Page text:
Selecionado pela AMICOR Maria Inês Reinert Azambuja
Mental disorders represent a public health challenge of staggering proportions. In the most recent Global Burden of Disease study, mental and substance abuse disorders constitute the leading source of years lost to disability from all medical causes (1). The World Health Organization estimates over 800,000 suicides each year globally, nearly all of which are a consequence of a mental disorder (2). These high morbidity and mortality figures speak to the potential for overall health gains if mental disorders can be more effectively diagnosed and treated. Could a “precision medicine” approach find traction here?
Precision medicine—a more targeted approach to disease—is already becoming a reality in cancer, where molecular diagnosis is leading to better defined, individualized treatments with improved outcomes (3). Precision medicine is also the basis for planning large-cohort studies, using genomics and phenotyping (physiological and behavioral characteristics) to improve diagnostics and therapeutics across medicine. The idea is to integrate clinical data with other patient information to uncover disease subtypes and improve the accuracy with which patients are categorized and treated.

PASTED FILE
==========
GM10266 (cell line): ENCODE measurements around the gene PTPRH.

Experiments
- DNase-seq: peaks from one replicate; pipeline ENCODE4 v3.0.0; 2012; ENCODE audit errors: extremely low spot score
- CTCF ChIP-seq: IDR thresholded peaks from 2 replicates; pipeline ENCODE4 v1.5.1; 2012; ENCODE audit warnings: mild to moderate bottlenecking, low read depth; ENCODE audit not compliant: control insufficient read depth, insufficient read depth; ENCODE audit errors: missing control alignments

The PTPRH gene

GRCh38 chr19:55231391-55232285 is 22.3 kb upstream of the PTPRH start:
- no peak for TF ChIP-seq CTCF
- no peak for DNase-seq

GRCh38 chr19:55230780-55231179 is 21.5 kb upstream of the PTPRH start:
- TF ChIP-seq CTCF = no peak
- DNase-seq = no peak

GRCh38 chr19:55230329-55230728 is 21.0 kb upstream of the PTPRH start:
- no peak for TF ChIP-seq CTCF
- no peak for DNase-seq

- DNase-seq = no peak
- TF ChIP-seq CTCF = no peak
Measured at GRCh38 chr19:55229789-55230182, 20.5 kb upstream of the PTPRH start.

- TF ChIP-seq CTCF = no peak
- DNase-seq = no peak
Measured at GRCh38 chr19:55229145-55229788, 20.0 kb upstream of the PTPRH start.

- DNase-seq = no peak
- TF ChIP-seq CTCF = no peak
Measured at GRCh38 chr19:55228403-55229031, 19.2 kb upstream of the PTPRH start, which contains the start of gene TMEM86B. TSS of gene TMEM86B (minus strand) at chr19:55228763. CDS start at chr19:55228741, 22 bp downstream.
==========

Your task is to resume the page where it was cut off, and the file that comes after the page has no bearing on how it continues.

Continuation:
Diagnosis in psychiatry, in contrast to most of medicine, remains restricted to subjective symptoms and observable signs. Clinicians rightly pride themselves on their empathic listening and well-honed observational skills. But recently psychiatry has undergone a tectonic shift as the intellectual foundation of the discipline begins to incorporate the concepts of modern biology, especially contemporary cognitive, affective, and social neuroscience. As these rapidly evolving sciences yield new insights into the neural basis of normal and abnormal behavior, syndromes once considered exclusively as “mental” are being reconsidered as “brain” disorders—or, to be more precise, as syndromes of disrupted neural, cognitive, and behavioral systems./.../